The stories are interrelated largely through Camille, who has sex with Émilie, Nora, and Stéphanie, though not at the same time (even though Émilie suggests a threesome to Camille when Stéphanie visits). The most interesting plot points revolve around Nora. Mistaken identity is found in ancient Greek theater, Shakespeare, Beaumarchais, and Molière, but in Paris, 13th District this old chestnut is given a decidedly 21st-century cybersex twist that has a huge impact on Nora. She is a sexually conflicted character, who says she had a longtime affair with her married uncle (related through said marriage) and is dysfunctional when engaging in sex, including anal, with Camille. It is said that everyone has a doppelganger (played by Jehnny Beth as cam girl Amber Sweet), and when Nora seeks out hers, the revelation is that perhaps Nora wasn’t enjoying sex because she was having it with what is, for her, the wrong gender. Like the painter she played in the acclaimed Portrait of a Lady on Fire, Merlant’s character again seems to prefer same-sex relationships. Gay Paree anyone?

The lusty Émilie seems conflicted, too, but in a different way. She’s apparently promiscuous, yet yearns for a relationship that combines the sensuous with the spiritual and psychological. The same may be true of Camille: will they find that true love, mixing the physical, mental, and soulful with one another?

Paris, 13th District has at least two poetic scenes, both depicting Émilie in the throes of sexual ecstasy. In one she is seen from above, as if the camera is in the missionary position, atop her. In the other, Émilie fantasizes about ecstatically dancing through a restaurant she works at after a tryst that may or may not also have been merely a fantasy. In any case, these vignettes capture exactly how the sex partner of a lucky lover is made to feel.

Camille’s younger sister Éponine (Camille Léon-Fucien plays the stuttering standup comic whose speech impediment disappears when she performs comedy) points out that she has the same first name as a character in Victor Hugo’s Les Misérables. Indeed, all the leads have literary-related names: Although he’s male, Camille is likely a reference to the female lover in Alexandre Dumas’s novel La Dame aux Camélias and Giuseppe Verdi’s operatic adaptation of it, La Traviata. Nora may refer to the wife of James Joyce, author of Ulysses, while Émilie may be meant to conjure up the Brontë sister who wrote Wuthering Heights, or possibly it’s the female version of Jean-Jacques Rousseau’s treatise Émile, or On Education. But who knows for sure?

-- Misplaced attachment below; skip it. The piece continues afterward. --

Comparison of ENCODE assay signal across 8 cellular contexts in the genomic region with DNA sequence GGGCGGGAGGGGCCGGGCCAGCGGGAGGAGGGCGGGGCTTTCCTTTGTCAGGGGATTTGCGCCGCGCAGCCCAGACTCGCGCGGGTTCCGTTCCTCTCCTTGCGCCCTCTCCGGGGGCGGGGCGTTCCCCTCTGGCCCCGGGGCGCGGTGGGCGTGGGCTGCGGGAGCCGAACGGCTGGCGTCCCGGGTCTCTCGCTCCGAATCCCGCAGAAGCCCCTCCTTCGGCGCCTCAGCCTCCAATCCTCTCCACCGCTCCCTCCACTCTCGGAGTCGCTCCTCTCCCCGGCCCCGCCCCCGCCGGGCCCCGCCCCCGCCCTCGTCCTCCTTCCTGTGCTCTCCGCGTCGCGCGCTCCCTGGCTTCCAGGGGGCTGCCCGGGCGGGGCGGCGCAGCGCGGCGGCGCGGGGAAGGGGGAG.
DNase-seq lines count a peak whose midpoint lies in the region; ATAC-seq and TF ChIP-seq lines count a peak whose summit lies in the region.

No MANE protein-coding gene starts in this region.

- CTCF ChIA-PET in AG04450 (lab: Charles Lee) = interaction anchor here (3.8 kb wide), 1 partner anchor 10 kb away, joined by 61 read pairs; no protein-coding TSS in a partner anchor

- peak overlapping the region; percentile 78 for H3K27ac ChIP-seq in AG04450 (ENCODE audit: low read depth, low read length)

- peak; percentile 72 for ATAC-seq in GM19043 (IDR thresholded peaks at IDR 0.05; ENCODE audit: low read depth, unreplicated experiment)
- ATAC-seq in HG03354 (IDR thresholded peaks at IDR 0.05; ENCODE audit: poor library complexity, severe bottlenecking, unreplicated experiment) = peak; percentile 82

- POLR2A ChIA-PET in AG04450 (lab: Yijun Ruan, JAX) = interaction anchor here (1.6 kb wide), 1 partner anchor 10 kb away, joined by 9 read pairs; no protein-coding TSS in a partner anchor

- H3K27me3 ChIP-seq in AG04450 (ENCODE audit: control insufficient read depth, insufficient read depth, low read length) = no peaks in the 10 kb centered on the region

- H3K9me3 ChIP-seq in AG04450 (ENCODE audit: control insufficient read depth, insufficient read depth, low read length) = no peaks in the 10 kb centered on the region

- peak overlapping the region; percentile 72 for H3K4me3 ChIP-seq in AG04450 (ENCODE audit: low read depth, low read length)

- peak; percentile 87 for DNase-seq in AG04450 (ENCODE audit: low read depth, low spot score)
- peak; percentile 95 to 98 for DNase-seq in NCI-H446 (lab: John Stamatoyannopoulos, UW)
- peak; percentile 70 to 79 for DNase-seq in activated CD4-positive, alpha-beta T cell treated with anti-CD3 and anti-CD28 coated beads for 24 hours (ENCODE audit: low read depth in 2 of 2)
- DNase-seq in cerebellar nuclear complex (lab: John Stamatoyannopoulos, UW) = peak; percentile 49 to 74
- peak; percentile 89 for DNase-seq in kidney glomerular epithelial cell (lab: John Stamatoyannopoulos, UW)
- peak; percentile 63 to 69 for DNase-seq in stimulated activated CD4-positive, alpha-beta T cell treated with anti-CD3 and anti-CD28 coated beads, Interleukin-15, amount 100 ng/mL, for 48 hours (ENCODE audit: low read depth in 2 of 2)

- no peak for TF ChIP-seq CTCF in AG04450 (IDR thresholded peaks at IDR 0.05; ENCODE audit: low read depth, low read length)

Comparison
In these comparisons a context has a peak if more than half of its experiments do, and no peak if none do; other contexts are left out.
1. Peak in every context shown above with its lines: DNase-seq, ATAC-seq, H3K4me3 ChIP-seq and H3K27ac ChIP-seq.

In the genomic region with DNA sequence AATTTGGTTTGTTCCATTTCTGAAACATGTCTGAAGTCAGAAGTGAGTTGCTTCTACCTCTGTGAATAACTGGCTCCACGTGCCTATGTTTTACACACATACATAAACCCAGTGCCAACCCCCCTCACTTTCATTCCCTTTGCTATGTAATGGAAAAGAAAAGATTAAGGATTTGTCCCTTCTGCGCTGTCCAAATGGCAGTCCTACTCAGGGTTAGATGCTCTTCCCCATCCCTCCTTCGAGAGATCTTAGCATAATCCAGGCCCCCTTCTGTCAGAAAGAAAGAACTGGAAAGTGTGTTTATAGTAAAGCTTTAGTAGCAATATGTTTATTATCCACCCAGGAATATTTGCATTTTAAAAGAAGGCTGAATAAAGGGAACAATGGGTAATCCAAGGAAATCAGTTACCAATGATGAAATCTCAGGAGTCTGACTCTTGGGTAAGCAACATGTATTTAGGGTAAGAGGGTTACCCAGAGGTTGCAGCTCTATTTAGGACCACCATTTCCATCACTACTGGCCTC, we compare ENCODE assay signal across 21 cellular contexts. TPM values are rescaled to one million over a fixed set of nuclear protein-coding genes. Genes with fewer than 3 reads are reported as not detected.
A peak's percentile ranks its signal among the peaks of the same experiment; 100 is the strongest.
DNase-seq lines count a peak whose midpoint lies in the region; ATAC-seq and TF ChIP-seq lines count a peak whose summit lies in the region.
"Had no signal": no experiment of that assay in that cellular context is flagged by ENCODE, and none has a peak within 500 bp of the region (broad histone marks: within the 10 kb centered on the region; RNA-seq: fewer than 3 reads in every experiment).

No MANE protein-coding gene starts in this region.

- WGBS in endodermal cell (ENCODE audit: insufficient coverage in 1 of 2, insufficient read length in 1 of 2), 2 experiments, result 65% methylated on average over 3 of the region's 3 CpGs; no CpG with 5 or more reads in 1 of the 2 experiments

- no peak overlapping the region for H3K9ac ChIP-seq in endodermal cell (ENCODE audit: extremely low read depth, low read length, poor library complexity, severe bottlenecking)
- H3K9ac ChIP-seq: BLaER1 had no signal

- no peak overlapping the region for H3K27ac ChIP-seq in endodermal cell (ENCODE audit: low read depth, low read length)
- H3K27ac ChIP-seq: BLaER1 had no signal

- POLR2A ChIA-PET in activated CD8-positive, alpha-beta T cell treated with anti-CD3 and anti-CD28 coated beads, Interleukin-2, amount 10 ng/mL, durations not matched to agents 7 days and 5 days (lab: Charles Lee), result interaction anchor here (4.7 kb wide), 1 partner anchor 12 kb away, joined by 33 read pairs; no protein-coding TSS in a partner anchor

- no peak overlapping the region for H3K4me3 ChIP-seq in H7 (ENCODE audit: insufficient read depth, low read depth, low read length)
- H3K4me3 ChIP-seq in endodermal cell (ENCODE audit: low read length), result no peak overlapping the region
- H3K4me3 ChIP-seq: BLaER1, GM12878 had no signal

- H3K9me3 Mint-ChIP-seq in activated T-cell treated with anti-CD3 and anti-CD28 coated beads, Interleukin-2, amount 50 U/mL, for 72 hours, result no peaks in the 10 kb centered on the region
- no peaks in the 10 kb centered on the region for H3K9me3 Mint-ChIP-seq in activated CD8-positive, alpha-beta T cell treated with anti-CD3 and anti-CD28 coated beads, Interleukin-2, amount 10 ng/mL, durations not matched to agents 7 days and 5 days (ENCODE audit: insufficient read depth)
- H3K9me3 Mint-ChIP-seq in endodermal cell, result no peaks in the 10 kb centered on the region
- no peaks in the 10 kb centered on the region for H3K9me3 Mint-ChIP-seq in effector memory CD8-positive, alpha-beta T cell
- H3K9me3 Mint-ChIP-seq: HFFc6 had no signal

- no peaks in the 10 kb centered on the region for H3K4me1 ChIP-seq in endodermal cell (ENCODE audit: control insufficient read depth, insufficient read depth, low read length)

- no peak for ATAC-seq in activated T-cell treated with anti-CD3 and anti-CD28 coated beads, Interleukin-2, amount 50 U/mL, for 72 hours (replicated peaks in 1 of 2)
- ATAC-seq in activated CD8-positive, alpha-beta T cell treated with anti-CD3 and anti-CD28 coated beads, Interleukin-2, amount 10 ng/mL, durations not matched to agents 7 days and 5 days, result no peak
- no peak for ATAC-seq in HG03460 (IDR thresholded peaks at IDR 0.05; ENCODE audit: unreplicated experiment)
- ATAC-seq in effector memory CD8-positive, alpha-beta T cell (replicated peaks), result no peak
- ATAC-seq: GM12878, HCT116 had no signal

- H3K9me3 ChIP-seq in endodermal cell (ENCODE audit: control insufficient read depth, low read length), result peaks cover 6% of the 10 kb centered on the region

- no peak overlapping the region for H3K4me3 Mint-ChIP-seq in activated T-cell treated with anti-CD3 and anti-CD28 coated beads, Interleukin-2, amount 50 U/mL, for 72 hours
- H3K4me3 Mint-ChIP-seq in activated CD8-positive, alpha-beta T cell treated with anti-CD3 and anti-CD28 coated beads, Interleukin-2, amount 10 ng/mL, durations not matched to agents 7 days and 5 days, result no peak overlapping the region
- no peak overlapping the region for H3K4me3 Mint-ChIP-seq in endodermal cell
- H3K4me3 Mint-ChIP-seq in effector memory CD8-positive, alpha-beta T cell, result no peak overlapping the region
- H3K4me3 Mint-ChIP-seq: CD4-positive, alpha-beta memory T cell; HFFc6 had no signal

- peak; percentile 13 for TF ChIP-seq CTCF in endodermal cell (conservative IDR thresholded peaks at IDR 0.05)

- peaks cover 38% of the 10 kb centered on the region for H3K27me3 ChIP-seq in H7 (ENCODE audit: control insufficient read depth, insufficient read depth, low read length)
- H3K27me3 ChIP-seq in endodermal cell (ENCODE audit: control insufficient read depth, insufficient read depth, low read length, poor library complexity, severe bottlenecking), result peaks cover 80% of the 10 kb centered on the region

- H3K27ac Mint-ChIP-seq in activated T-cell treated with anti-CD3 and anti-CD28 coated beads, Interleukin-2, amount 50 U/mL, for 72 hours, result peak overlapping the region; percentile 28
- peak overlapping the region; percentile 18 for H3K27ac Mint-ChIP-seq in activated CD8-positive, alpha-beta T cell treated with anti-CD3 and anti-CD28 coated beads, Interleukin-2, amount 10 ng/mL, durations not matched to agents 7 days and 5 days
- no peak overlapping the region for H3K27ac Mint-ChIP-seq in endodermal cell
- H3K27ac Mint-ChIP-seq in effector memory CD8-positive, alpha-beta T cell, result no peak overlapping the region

The gifted Audiard previously directed 2009’s hard-hitting prison/crime drama The Prophet, which won the Cannes Festival’s Jury Prize and was Oscar-nommed for Best Foreign Language Film. His 2012 Rust and Bone was a wonderfully sexy film about a disabled woman still yearning for romance, which earned Marion Cotillard a nomination for the Screen Actors Guild’s Outstanding Performance by a Female Actor in a Leading Role award.

With the brief exception of one scene, Audiard’s film is shot in black and white, which is just as well, considering the extraordinary ugly, soulless architecture of the 13th arrondissement, utterly devoid of class and charm. If the Reign of Terror ever makes a comeback, I’d like to be the agent for the architects of those despicable-looking towers. To tell you the truth, although I enjoyed Paris, 13th District, I prefer that Paris portrayed by Gene Kelly and Leslie Caron and Van Johnson and Elizabeth Taylor in The Last Time I Saw Paris, which adapts an F. Scott Fitzgerald short story, and Ernest Hemingway’s delightful A Moveable Feast. Last Tango anyone?

I’ve visited Paris several times, but guess I’ll have to wait until October for my next dose of French culture, when I fly to French Polynesia for a travel writing stint aboard the cargo-cruiser Aranui, for a voyage from Tahiti to Pitcairn Island.

Paris, 13th District opens in select theaters and on demand on April 15. The trailer can be viewed here.


Ed Rampell
Ed Rampell

Ed Rampell is an LA-based film historian and critic, author of "Progressive Hollywood: A People’s Film History of the United States," and co-author of "The Hawaii Movie and Television Book." He has written for Variety, Television Quarterly, Cineaste, New Times L.A., and other publications. Rampell lived in Tahiti, Samoa, Hawaii, and Micronesia, reporting on the nuclear-free and independent Pacific and Hawaiian Sovereignty movements.